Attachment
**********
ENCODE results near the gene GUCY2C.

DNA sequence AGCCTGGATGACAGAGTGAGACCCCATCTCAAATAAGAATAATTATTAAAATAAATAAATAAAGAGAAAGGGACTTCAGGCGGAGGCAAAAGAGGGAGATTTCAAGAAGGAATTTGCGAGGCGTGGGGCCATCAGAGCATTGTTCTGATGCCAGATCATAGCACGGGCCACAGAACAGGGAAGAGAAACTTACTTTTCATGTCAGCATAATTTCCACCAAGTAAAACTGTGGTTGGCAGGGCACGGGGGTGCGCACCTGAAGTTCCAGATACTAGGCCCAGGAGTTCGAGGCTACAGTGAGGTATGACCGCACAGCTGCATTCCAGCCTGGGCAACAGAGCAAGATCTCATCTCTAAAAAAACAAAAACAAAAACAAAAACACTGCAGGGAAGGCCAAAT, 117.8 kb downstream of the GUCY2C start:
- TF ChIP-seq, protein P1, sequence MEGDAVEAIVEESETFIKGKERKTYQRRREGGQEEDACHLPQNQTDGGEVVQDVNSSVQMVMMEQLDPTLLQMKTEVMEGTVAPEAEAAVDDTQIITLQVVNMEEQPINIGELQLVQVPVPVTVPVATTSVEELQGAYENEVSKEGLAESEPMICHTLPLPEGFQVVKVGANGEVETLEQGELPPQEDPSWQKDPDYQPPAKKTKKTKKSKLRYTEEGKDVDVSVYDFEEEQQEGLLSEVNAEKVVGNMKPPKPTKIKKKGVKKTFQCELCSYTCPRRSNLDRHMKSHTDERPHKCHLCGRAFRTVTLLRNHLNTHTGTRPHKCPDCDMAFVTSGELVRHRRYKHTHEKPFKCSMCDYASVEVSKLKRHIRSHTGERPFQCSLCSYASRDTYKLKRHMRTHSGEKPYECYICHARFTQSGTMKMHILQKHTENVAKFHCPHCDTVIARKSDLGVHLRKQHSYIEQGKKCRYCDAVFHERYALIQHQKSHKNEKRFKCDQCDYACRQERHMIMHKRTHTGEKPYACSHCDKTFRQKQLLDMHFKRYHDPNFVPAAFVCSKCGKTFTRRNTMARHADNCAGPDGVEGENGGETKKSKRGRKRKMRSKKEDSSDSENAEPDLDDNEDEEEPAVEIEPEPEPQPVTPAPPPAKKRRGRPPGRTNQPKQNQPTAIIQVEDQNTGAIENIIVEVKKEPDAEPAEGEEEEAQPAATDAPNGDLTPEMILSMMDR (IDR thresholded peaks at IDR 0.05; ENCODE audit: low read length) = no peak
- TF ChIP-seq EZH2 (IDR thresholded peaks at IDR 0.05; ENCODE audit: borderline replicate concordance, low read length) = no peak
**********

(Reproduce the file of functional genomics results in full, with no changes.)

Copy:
ENCODE results near the gene GUCY2C.

DNA sequence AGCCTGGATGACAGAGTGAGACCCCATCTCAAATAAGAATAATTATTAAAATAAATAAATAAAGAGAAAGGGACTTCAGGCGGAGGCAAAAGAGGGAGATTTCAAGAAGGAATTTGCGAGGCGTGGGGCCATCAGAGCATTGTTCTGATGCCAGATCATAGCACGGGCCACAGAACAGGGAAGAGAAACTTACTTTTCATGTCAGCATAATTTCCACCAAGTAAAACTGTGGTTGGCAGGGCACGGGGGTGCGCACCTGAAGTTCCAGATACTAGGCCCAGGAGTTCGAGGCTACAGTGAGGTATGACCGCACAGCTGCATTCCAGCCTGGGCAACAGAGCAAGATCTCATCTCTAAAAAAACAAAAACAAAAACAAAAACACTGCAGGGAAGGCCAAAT, 117.8 kb downstream of the GUCY2C start:
- TF ChIP-seq, protein P1, sequence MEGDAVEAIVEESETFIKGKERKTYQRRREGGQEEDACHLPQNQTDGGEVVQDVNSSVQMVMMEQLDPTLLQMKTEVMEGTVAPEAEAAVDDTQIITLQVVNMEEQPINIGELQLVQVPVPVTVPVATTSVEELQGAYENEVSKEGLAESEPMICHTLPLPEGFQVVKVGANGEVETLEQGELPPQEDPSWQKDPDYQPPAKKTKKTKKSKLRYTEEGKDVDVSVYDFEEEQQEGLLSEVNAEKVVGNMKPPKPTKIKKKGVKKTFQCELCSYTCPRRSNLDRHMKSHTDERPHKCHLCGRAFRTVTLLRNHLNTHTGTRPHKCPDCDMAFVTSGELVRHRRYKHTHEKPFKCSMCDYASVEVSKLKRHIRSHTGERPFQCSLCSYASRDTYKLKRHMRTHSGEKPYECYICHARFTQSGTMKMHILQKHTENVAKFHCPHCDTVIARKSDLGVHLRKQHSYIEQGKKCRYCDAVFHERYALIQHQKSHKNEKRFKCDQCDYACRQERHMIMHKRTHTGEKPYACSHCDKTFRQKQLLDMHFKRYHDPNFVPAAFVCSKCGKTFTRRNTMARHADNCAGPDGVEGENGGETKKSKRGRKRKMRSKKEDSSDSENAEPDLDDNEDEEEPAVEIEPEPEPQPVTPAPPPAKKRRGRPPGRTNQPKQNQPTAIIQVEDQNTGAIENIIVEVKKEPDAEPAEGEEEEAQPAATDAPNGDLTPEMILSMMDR (IDR thresholded peaks at IDR 0.05; ENCODE audit: low read length) = no peak
- TF ChIP-seq EZH2 (IDR thresholded peaks at IDR 0.05; ENCODE audit: borderline replicate concordance, low read length) = no peak